Background: Aging is known to induce immunosenescence, resulting in alterations in both the innate and adaptive immune system. Here we evaluated the effects of aging on B cell subsets in peripheral blood of 155 immunologically healthy individuals in four age categories (range 20-95y) via multi-parameter flow cytometry. Furthermore, we studied the naive and antigen-experienced B cell receptor (BCR) repertoire of different age groups and compared it to the clonal BCR repertoire of chronic lymphocytic leukemia (CLL), a disease typically presenting in elderly individuals.
Results: Total numbers and relative frequencies of B cells were found to decline upon aging, with reductions in transitional B cells, memory cell types, and plasma blasts in the 70 + y group. The BCR repertoire of naive mature B cells and antigen-experienced B cells did not clearly alter until age 70y. Clear changes in IGHV gene usage were observed in naive mature B cells of 70 + y individuals, with a transitional pattern in the 50-70y group. IGHV gene usage of naive mature B cells of the 50-70y, but not the 70 + y, age group resembled that of both younger (50-70y) and older (70 + y) CLL patients. Additionally, CLL-associated stereotypic BCR were found as part of the healthy control BCR repertoire, with an age-associated increase in frequency of several stereotypic BCR (particularly subsets #2 and #5).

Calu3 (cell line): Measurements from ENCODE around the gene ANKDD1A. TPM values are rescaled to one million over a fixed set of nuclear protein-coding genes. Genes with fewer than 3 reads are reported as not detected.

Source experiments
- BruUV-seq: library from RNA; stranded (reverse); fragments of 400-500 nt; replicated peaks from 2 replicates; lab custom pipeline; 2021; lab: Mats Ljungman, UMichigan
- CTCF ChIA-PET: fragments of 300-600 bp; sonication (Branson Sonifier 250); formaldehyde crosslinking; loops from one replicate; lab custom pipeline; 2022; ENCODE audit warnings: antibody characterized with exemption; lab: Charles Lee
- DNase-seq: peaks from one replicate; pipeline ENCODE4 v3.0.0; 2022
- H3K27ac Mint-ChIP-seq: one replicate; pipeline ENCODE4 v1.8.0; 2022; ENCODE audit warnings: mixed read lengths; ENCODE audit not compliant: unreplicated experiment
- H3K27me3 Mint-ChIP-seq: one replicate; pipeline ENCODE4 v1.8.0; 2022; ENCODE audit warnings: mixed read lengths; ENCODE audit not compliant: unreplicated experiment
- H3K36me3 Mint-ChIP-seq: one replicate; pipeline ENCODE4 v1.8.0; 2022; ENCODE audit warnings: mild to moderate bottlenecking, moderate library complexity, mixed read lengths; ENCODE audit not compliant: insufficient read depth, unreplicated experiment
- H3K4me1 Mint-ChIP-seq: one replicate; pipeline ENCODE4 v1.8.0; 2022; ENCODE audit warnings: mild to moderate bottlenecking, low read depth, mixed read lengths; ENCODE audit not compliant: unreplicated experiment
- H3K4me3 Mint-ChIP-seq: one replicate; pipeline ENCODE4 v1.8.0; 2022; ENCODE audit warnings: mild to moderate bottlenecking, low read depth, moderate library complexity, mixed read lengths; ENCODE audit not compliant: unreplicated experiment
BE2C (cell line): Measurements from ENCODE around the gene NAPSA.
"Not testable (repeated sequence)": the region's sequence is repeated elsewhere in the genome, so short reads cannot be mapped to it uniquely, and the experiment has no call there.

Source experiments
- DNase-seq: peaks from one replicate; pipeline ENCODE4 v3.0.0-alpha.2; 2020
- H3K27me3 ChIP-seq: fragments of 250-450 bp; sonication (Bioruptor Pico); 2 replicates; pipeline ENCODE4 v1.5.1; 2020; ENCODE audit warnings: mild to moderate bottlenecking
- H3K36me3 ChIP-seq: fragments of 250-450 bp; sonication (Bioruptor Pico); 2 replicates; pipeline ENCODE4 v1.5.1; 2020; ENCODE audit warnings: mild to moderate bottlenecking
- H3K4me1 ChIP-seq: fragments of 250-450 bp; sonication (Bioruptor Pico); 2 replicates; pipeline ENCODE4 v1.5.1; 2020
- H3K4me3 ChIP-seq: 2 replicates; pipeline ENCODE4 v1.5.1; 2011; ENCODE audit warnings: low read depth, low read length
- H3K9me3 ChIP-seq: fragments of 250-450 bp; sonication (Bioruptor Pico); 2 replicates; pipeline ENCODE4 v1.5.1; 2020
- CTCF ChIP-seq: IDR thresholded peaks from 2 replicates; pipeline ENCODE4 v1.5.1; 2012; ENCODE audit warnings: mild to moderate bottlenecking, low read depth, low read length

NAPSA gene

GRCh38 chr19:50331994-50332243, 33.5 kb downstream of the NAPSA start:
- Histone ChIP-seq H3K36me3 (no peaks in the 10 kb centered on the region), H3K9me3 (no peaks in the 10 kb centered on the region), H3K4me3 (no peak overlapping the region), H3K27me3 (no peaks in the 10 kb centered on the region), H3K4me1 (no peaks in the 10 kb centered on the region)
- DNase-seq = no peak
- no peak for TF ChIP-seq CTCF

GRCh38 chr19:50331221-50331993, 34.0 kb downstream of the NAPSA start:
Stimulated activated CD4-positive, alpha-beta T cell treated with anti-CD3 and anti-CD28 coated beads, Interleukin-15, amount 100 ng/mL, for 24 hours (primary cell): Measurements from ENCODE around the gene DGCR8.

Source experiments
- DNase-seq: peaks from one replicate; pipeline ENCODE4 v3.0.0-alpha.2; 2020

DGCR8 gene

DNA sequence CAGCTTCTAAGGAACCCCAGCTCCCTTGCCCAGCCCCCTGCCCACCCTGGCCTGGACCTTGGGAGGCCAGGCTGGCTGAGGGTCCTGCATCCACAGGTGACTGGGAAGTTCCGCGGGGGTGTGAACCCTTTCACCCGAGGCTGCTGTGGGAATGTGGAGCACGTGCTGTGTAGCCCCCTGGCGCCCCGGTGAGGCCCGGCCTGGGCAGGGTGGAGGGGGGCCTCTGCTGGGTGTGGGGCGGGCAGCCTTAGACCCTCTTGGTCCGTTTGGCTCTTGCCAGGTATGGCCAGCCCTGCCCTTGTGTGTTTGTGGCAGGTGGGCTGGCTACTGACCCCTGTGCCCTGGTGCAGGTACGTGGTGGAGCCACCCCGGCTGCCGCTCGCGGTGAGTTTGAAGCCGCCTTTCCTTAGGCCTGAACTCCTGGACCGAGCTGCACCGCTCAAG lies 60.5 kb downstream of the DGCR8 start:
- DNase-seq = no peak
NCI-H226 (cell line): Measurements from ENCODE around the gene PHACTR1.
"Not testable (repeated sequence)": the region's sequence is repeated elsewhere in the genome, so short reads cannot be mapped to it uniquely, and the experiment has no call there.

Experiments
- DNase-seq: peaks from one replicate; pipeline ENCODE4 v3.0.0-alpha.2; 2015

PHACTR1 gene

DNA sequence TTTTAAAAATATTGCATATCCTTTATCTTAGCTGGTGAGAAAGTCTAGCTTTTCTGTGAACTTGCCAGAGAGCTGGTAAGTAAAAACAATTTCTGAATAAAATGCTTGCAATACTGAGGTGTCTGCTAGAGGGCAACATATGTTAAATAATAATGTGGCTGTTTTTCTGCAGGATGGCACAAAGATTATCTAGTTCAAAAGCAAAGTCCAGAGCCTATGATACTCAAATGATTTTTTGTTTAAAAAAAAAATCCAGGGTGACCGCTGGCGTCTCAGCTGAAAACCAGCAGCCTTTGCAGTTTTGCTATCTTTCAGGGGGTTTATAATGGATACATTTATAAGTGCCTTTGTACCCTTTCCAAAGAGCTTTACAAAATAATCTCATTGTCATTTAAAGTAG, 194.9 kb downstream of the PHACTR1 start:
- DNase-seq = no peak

Conclusion: Composition of the peripheral B cell compartment changes with ageing, with clear reductions in non-switched and CD27 + IgG+ switched memory B cells and plasma blasts in especially the 70 + y group. The BCR repertoire is relatively stable until 70y, whereafter differences in IGHV gene usage are seen. Upon ageing, an increasing trend in the occurrence of particular CLL-associated stereotypic BCR is observed.